Re: [IPsec] WESP - Roadmap Ahead

Stephen Kent <> Tue, 24 November 2009 16:40 UTC

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Date: Tue, 24 Nov 2009 11:40:01 -0500
To: Jack Kohn <>
From: Stephen Kent <>
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Subject: Re: [IPsec] WESP - Roadmap Ahead
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>  >        - it fails to characterize the range of protocols for which you
>>  believe this argument applies,
>This is one example, we could think of some more.

This is only one example, and I think it is not "mainstream", so more 
examples would be helpful.

>  >
>  >        -it fails to explain how WESP is relevant, since a receiver has the
>This has already been discussed in this email thread earlier.

Not a very specific reference :-(.

>  > ability to process encrypted packets. WESP is a protocol that has been
>>  promoted as designed to aid middle boxes, not end systems
>Border Gateway Protocol (BGP) (
>was originally designed to work as an Exterior Gateway Protocol (EGP).
>Today besides working as an EGP it is used in myriad other
>applications, from discovering nodes in a VPN to distributing advisory
>messages to remote network operators. So, i dont see a reason why we
>should restrict ourselves to the applications for which a protocol can
>be used ..

I would NEVER use BGP as a good example of a protocol that has been 
extended to cover a broader range of contexts, if security is the 
focus of the discussion.

Let me try to recapitulate the context of our discussion, since I 
have had trouble following the thread:

	- the principle example offered is OSPFv3 use of IPsec
	- OSPFv3 relies on both unicast and multicast SAs
	- in either case, a router receiving IPsec-protected OSPFv3 traffic
	  will have an SAD entry for the traffic, which means that the
	  router will know that the traffic will be protected via AH
	  or ESP. if ESP is employed, a router receiving traffic will know
	  ESP-NULL is used.
	- RFC 4552 mandates support for using different SAs for DSCP-marked
	- RFC 4552 calls for manual keying for both unicast and multicast SAs,
	  and states that a receiver is not checking sequence numbers.

In a given OSPF context (e.g., an AS), all the routers are operated 
by the same administrative entity (based on the definition of an AS).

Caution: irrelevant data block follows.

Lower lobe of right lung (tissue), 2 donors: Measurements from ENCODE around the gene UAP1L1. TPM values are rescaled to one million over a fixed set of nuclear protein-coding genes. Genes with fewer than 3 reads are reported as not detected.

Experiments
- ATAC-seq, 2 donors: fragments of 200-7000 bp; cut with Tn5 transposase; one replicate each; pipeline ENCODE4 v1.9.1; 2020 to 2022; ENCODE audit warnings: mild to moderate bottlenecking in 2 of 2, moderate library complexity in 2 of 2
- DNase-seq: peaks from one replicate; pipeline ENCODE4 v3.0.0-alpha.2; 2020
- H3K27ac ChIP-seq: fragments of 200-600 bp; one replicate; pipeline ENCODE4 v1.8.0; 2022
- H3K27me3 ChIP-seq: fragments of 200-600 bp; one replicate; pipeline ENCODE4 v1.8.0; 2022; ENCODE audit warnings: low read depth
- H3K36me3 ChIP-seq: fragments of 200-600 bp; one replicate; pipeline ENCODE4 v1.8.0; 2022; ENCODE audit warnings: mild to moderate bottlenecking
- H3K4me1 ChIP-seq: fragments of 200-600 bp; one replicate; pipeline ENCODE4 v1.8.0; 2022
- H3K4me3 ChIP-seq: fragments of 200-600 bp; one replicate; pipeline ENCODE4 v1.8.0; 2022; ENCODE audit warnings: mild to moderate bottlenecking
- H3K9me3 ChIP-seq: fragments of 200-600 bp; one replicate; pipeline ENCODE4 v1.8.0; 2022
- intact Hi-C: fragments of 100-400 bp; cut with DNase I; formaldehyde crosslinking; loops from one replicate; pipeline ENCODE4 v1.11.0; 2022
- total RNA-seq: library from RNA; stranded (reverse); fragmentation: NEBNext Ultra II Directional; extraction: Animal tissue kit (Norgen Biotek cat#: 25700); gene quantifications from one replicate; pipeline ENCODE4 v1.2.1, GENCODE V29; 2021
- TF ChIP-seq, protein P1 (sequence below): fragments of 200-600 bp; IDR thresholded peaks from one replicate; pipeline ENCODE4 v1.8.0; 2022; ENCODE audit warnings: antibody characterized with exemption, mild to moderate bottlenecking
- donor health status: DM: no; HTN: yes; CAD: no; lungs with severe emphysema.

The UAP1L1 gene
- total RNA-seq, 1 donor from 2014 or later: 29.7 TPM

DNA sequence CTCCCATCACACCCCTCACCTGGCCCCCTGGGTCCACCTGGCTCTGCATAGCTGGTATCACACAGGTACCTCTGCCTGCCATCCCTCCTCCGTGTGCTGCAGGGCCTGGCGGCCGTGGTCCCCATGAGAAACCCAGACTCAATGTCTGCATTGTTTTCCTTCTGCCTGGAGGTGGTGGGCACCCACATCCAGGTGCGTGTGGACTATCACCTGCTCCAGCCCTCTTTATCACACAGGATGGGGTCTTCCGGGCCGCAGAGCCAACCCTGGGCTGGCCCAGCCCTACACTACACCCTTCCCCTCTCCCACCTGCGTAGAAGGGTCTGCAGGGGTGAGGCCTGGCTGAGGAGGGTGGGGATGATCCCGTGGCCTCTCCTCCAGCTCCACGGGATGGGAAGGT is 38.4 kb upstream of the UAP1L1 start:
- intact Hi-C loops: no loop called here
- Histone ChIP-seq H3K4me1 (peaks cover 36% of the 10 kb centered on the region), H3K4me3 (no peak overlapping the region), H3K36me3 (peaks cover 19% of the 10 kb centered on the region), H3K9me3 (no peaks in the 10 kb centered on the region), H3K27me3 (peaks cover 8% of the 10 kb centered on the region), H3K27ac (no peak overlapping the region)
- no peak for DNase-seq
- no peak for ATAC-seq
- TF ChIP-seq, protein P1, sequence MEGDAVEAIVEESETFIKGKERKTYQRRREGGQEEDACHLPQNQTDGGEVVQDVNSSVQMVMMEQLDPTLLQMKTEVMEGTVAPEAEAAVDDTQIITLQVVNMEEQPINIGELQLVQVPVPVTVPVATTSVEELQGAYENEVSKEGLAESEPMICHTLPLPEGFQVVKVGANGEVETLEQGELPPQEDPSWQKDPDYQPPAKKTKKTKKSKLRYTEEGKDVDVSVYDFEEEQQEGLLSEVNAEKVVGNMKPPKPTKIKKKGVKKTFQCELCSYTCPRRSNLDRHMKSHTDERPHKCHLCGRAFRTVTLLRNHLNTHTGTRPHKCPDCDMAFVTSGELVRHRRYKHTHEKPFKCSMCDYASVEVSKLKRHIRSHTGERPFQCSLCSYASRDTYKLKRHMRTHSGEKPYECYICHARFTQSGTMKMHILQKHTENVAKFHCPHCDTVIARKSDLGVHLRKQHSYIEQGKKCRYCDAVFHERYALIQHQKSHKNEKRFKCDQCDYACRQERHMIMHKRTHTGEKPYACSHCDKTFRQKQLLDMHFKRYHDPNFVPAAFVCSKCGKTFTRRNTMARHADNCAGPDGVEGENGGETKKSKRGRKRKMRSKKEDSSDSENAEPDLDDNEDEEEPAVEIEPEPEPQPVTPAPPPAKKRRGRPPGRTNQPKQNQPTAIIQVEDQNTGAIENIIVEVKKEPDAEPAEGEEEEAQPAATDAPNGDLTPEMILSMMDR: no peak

If the AS in which OSPF is being employed chooses to use ESP-NULL, 
all the routers can be configured to require this, as part of local 
SPD management.

Why do we need to use WESP in this context? The current argument you 
provided was that this was an issue for a router receiving OSPF 
traffic, not a middlebox issue. But the router knows that the traffic 
will be ESP-NULL, and knows the algorithm employed, so it should be 
able to examine this traffic easily. If the router wants to process 
traffic out-of-order, after examination, that too is easy, since 
there is no receiver sequence number checking, so processing the rest 
of the traffic (potentially with gaps) will not be a problem from an 
IPsec perspective.

I went back and analyzed the thread to see how we got to this point.

In his message of 11/16, Manav said:

>And the reason why you might want to use WESP is to prioritize 
>certain protocol packets over the others, as is normally done for v4 
>control packets (e.g. OSPFv3 HELLOs and ACKs over other OSPFv3 

Tero question this assertion, citing packet ordering concerns, and 
Manav provided the following cryptic comment:

>This is an implementation specific optimization that has already 
>been solved in multiple implementations.

That caused me to ask what "implementation specific" optimizations meant, which
resulted in your response (11/17)

>Do the seq number check, and then place the packets in different
>priority queues/paths based on the kind of packet it is. Proprietary
>ASICs on the routers can easily do this and its one of those things
>that differentiate one vendor from the other.

This response seems confusing, since it discusses a sequence number 
check being performed in a context (OSPFv3) that calls for no such 
checks. Sriram noted that in a manual keying context (not just 
OSPFv3) sequence checking is not performed,
which reaffirmed the notion that this thread went awry.

Finally, Gregory said:

>GML>  Or perhaps, a local security policy decision to ease up on the 
>size of the enforcement window -- aka ease security requirements -- 
>in order to get more QoS enforcement capability -- aka convenience 
>-- ??

Which prompted my reply (10/21) noting that 4301 mandates QoS support 
via use of multiple SAs (which, as noted above, is also called for by 
4552) and that
using larger receive windows is always a local matter, not an 
implementation specific optimization.

It was this response that you labelled as "all wrong" and said:

>... The sender is sending packets with the same QoS
>parameters; its the receiver thats trying to prioritize some packets
>over the others. One would typically do this for the Hellos/KeepAlives
>that are associated with a protocol, so that the  adjacency/peering
>session are not timed out.

So, it does not appear that the context has changed since Manav cited 
OSPFv3 a week ago, yet all the arguments about sequence number 
checking (by IPsec) are irrelevant in this context. I have seen no 
good arguments about why WESP is needed here, i.e., what benefits it 
offers for a router receiving OSPF traffic, some of which may need to 
be processed out-of-order.